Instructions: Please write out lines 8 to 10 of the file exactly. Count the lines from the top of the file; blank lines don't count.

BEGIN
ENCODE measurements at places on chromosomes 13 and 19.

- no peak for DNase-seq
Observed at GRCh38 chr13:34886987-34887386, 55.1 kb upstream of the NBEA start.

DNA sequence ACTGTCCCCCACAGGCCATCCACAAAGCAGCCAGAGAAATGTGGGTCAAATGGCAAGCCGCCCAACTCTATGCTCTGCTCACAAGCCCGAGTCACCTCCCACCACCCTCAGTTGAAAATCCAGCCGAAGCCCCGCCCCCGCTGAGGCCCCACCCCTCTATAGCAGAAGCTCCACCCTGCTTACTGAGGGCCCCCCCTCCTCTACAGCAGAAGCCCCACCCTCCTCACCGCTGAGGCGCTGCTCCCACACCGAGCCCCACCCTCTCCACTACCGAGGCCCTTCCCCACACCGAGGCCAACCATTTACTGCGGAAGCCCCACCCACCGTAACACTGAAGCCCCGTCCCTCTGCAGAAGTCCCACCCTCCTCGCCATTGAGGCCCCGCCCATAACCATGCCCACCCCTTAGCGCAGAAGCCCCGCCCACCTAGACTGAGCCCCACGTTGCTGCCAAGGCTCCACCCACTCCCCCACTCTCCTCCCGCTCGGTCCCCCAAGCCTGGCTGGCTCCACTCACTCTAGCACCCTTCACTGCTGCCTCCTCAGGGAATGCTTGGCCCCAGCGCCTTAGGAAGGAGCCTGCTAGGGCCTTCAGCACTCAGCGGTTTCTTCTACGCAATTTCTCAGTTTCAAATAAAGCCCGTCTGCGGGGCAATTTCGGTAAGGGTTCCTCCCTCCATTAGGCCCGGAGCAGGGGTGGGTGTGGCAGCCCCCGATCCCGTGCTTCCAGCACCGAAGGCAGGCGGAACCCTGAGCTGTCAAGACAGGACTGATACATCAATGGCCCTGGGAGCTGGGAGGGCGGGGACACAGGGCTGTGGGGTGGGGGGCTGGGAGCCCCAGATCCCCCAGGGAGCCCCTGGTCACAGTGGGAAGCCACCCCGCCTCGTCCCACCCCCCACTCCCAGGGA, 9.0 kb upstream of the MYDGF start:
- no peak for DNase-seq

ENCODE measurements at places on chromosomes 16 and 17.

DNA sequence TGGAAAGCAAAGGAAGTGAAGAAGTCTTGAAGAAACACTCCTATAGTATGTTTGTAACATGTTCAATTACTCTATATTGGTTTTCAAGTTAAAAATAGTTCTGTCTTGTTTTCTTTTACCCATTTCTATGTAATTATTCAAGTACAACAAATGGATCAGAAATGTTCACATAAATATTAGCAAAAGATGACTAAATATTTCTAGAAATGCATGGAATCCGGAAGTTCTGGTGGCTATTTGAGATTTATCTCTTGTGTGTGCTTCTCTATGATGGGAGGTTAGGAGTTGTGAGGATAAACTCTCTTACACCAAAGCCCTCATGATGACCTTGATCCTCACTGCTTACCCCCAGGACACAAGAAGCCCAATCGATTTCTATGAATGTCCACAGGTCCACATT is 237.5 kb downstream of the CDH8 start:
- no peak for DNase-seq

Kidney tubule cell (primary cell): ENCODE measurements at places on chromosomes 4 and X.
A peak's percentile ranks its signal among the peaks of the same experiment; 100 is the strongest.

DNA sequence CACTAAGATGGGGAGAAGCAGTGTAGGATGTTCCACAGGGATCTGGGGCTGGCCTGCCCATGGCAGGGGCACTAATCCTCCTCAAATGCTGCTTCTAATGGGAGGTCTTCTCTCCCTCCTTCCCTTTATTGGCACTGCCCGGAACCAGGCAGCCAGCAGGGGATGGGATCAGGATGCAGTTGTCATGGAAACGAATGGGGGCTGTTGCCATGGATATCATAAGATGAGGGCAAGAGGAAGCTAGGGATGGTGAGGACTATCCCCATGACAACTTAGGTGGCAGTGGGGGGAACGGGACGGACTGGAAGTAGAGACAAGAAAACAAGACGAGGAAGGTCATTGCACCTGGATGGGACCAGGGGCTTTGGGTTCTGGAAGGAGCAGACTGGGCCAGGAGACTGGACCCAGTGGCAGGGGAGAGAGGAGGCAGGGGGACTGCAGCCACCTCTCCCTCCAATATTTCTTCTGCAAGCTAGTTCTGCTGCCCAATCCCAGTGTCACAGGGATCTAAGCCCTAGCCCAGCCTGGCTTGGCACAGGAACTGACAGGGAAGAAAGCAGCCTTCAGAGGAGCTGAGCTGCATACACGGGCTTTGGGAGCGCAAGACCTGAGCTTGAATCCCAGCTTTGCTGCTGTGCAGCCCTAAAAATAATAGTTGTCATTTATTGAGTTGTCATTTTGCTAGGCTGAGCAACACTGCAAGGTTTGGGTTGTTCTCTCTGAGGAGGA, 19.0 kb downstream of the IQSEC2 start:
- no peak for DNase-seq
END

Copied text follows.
- no peak for DNase-seq

Kidney tubule cell (primary cell): ENCODE measurements at places on chromosomes 4 and X.
A peak's percentile ranks its signal among the peaks of the same experiment; 100 is the strongest.